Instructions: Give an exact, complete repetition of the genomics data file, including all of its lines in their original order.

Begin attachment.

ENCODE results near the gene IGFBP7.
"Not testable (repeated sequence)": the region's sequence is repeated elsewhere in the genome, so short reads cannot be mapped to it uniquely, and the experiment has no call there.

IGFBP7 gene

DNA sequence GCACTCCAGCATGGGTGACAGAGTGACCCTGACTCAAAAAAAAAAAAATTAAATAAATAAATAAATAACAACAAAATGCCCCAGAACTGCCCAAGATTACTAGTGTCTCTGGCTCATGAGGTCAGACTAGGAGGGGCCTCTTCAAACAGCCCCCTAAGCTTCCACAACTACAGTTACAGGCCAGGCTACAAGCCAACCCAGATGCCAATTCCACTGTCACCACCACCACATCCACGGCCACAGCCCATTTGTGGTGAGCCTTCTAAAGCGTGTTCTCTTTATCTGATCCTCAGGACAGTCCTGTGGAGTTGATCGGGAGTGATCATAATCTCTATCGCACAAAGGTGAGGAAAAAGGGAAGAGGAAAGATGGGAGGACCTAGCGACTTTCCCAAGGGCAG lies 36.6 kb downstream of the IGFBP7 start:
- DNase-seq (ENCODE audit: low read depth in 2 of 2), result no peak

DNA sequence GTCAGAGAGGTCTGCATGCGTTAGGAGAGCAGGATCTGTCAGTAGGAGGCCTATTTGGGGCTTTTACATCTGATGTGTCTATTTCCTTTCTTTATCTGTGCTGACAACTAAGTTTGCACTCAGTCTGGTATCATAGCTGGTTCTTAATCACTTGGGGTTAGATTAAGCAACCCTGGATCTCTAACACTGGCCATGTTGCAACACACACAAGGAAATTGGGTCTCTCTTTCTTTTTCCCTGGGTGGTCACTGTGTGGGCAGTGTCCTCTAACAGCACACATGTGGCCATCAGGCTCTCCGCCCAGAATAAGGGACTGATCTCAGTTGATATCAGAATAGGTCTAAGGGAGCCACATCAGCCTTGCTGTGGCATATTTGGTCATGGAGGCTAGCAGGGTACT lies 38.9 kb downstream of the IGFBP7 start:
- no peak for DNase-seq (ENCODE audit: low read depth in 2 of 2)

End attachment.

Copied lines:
ENCODE results near the gene IGFBP7.
"Not testable (repeated sequence)": the region's sequence is repeated elsewhere in the genome, so short reads cannot be mapped to it uniquely, and the experiment has no call there.

IGFBP7 gene

DNA sequence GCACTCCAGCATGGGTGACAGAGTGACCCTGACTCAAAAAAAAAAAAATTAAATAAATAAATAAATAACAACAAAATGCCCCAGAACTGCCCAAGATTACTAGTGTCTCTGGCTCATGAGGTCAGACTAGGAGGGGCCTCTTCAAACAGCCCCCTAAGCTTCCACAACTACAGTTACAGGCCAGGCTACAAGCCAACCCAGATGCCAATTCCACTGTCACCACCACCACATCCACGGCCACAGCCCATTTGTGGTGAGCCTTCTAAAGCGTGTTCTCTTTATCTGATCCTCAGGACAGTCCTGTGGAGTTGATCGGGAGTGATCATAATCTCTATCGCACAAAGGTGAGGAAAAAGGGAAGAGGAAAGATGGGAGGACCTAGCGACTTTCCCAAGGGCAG lies 36.6 kb downstream of the IGFBP7 start:
- DNase-seq (ENCODE audit: low read depth in 2 of 2), result no peak

DNA sequence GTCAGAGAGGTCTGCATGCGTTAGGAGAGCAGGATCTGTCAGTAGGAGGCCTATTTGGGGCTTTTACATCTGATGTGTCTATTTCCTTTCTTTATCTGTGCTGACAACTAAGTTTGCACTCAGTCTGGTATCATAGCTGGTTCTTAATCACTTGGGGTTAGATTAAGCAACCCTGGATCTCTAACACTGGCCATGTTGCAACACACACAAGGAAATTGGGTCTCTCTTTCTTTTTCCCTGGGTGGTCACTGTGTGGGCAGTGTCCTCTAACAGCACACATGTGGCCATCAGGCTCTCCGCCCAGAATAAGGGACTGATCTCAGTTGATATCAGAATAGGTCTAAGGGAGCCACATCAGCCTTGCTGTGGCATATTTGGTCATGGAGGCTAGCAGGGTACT lies 38.9 kb downstream of the IGFBP7 start:
- no peak for DNase-seq (ENCODE audit: low read depth in 2 of 2)